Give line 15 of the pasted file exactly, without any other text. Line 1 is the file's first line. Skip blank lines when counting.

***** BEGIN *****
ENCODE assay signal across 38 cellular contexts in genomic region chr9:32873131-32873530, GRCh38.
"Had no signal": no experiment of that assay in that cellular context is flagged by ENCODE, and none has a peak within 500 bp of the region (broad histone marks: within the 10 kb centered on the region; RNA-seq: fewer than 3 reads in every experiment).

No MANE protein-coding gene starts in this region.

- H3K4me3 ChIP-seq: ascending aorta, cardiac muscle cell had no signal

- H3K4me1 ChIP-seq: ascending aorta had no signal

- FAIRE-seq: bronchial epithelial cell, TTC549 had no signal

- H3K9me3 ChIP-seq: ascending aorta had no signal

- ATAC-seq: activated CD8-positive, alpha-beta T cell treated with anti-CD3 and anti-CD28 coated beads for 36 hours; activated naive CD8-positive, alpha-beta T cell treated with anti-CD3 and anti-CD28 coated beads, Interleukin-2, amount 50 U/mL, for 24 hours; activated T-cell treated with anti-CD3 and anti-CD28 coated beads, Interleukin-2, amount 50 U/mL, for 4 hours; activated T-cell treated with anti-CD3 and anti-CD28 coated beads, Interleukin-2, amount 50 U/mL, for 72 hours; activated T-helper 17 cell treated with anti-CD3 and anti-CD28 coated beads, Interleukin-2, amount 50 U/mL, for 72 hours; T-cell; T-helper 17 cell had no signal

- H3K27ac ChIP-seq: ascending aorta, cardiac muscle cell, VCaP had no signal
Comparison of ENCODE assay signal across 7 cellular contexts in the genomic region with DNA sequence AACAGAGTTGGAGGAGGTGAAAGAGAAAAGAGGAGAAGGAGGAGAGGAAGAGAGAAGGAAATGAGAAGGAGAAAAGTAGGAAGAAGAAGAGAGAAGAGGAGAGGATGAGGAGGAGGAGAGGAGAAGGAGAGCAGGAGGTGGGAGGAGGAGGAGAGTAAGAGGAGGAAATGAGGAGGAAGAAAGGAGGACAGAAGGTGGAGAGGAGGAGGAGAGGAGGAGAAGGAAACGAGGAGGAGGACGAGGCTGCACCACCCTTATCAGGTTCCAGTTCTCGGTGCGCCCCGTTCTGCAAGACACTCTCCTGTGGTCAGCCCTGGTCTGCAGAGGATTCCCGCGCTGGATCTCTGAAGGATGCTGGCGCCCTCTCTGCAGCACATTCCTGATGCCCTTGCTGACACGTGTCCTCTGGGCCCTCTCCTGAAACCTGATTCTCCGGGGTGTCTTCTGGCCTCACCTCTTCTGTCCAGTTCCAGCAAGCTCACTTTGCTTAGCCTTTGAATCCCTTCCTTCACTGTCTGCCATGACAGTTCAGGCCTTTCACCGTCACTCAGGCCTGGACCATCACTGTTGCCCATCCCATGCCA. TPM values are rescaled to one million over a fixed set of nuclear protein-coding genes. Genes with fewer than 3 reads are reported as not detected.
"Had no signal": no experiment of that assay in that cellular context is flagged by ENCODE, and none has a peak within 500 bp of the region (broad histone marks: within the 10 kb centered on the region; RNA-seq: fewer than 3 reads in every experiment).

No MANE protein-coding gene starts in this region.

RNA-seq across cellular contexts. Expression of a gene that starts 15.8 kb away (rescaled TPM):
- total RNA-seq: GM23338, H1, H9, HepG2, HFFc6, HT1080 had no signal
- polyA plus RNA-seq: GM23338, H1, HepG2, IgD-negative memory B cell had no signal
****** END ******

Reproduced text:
- polyA plus RNA-seq: GM23338, H1, HepG2, IgD-negative memory B cell had no signal